A man who punched his pregnant partner in the stomach will be sent back to New Zealand despite living in Australia since he was 5 months old.
The 22-year-old, whose name was withheld by the court, arrived in Australia in 1998 before entering foster care and embarking on a life of crime soon after turning 16.
This comes weeks after two planes filled with deportees who have failed Australia's "character test" were sent back to this side of the Tasman.
In just six years, the man committed 40 separate offences in Australia, with the most serious being violence towards women, resulting in the federal government cancelling his visa last year.
In assessing the man's appeal to have the decision overturned so that he could remain in Australia, the NSW Administrative Appeals Tribunal heard how he had led a "deprived" childhood with authorities placing him in foster care at age 7.
The Tribunal heard his criminal activities likely began around the time he started drinking and using drugs.
As a teenager, he was sentenced to two years' probation and had two control orders for threatening a young girl with a knife, striking her with his hand, cutting her leg with scissors and pulling her hair.
In 2017, the man was again in trouble with the law for stalking or intimidating with intent to cause physical or mental harm and assault occasioning actual bodily harm and common assault to his then 17-year-old girlfriend.
Two years later, he was convicted of a series of offences committed in August 2018, again involving his partner, who now had an apprehended violence order out against him.
According to the police facts tendered to the court at the time, officers say they saw the man yelling at his partner while "pressing her up against an advertising board at a bus stop".
As he held her against the board, police alleged they saw him "throwing approximately six-10 uppercut-style punches with a closed fist directly into the victim's lower stomach", causing the woman to "wince in pain".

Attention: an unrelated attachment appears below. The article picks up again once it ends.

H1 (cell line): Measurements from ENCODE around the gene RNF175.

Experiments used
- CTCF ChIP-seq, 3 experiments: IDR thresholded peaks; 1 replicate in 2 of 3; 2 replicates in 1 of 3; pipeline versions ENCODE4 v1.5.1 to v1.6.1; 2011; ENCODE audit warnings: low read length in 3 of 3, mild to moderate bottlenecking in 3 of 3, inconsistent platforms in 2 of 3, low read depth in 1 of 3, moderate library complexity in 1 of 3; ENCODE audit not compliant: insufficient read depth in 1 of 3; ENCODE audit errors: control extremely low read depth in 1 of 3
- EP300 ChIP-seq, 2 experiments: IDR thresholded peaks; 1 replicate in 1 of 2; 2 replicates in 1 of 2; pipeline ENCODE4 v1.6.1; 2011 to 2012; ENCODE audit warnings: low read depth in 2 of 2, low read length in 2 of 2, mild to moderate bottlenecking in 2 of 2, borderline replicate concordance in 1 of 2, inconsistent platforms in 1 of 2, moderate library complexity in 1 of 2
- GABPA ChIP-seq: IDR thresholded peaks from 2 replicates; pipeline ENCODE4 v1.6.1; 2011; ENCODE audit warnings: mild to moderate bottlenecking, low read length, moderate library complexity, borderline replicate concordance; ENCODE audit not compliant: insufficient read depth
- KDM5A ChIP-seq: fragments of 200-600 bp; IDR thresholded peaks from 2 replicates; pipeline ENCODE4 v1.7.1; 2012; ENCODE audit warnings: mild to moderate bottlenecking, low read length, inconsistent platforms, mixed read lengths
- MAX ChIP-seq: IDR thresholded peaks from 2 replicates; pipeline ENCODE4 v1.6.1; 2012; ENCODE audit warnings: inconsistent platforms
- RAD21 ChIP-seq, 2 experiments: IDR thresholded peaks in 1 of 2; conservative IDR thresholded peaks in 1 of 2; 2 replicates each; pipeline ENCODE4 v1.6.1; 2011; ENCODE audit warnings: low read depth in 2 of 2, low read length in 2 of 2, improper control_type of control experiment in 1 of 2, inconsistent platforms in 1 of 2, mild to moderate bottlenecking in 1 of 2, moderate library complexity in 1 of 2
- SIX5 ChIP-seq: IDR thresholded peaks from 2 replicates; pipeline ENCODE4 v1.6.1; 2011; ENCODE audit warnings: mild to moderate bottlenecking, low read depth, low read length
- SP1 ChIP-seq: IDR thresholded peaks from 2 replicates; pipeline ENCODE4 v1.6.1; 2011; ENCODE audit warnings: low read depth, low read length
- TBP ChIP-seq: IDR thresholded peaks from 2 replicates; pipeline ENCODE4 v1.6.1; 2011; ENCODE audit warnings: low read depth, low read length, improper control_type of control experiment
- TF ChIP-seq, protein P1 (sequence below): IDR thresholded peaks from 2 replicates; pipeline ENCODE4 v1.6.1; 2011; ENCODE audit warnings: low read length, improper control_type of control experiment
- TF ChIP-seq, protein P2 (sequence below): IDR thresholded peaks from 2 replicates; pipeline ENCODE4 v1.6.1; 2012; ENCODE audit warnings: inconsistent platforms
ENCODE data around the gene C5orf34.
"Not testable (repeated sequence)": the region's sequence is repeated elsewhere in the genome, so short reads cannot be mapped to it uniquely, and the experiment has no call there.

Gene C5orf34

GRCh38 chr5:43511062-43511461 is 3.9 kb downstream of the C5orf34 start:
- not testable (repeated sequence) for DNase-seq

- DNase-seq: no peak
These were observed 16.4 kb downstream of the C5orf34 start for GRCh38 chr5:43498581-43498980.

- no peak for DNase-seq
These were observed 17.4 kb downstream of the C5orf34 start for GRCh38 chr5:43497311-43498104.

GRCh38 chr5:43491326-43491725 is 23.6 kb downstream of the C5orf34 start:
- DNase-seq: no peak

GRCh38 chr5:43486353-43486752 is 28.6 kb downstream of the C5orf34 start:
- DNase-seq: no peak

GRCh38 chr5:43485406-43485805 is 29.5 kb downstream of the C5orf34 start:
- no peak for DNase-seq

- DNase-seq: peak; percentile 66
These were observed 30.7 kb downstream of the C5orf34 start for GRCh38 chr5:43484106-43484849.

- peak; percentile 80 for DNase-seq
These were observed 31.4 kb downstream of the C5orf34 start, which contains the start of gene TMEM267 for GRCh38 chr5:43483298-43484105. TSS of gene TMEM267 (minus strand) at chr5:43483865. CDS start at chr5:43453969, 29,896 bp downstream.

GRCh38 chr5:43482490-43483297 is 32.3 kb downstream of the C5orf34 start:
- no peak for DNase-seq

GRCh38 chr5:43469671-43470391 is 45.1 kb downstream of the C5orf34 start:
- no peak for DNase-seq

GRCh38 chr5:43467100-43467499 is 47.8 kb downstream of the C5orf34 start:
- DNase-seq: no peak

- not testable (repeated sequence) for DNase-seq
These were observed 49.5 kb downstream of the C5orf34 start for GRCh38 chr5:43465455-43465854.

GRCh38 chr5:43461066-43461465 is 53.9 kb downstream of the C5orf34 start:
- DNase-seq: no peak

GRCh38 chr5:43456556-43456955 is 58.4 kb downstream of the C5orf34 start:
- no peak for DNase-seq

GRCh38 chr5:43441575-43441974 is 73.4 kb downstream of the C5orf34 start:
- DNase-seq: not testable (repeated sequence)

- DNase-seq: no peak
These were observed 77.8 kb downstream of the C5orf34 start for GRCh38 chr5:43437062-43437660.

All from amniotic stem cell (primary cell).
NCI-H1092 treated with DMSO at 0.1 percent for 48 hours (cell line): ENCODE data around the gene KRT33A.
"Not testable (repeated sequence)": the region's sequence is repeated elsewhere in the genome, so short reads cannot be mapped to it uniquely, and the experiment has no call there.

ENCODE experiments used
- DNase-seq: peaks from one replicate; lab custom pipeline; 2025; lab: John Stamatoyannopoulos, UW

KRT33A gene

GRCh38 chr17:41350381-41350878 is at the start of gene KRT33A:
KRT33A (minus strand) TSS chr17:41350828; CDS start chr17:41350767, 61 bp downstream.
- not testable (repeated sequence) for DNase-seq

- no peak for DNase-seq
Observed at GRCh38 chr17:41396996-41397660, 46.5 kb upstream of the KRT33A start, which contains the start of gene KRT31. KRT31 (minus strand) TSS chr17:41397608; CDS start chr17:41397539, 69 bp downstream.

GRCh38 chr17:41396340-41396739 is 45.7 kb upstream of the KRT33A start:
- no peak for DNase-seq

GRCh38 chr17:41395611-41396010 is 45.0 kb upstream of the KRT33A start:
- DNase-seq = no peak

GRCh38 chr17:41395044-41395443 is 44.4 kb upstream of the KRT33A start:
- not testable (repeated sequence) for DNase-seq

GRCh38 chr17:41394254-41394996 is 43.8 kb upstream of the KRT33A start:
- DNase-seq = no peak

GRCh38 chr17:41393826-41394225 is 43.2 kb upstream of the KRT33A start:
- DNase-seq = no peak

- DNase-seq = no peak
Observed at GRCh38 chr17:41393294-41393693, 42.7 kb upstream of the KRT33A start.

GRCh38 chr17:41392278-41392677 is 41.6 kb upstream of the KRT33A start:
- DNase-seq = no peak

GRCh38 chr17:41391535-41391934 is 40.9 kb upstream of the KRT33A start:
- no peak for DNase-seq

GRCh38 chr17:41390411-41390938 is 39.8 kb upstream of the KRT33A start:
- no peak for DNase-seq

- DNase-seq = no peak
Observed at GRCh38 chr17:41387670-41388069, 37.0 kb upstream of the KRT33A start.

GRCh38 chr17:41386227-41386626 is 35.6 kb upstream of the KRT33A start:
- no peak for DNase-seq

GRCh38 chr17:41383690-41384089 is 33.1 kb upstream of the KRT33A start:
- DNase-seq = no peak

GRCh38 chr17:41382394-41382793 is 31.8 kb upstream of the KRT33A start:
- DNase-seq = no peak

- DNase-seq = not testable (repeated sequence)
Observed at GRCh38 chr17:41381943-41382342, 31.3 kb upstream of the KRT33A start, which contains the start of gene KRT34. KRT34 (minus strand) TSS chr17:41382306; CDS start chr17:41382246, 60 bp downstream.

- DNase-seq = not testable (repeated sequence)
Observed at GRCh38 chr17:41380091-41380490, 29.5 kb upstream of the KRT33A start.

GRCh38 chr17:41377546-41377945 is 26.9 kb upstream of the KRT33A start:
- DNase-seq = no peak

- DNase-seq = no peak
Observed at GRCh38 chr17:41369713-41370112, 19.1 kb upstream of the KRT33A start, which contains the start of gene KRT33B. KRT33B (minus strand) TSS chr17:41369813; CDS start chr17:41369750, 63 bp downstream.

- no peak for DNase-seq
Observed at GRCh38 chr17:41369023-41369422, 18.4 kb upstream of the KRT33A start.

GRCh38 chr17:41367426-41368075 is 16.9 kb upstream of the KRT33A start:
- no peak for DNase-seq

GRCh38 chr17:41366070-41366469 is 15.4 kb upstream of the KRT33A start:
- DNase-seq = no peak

After initially resisting arrest, the man was handcuffed and taken to Manly police station.
In October last year, the man was convicted of a further six offences, two relating to stalk/intimidate with intent to cause fear of physical or mental harm in relation to his mother, as well as maliciously damaging property.
The Tribunal heard he said the words: "I'm going to f**king kill you, you wait till I get there, coming down there to kill you all" when he arrived to pick up his son.
He was sentenced to two months imprisonment for that offence.
As a result of failing the character test under Australian migration laws, the man's visa was cancelled.
In his appeal, the man argued that much of his offending was related to having been taken away from his parents at an early age and a troubled upbringing in foster care, but that having had a child had "changed him".
He also said he had become drug-free in custody and detention.
In refusing to overturn the visa cancellation, Tribunal member Rob Reitano said offences involving violence against women were to be treated seriously "such that a person committing such crimes should expect to forfeit their right to remain in Australia".
While accepting the man's statement that it was not his intention to reoffend again and also to remain drug-free, Reitano said the fact was he did offend six weeks after his son was born and after he had experienced prison.
He said the expectations of Australians outweighed the difficulties the man may face once back in New Zealand.
"I am unable to find that there is another reason why the mandatory cancellation of (the man's) visa should be revoked," he said.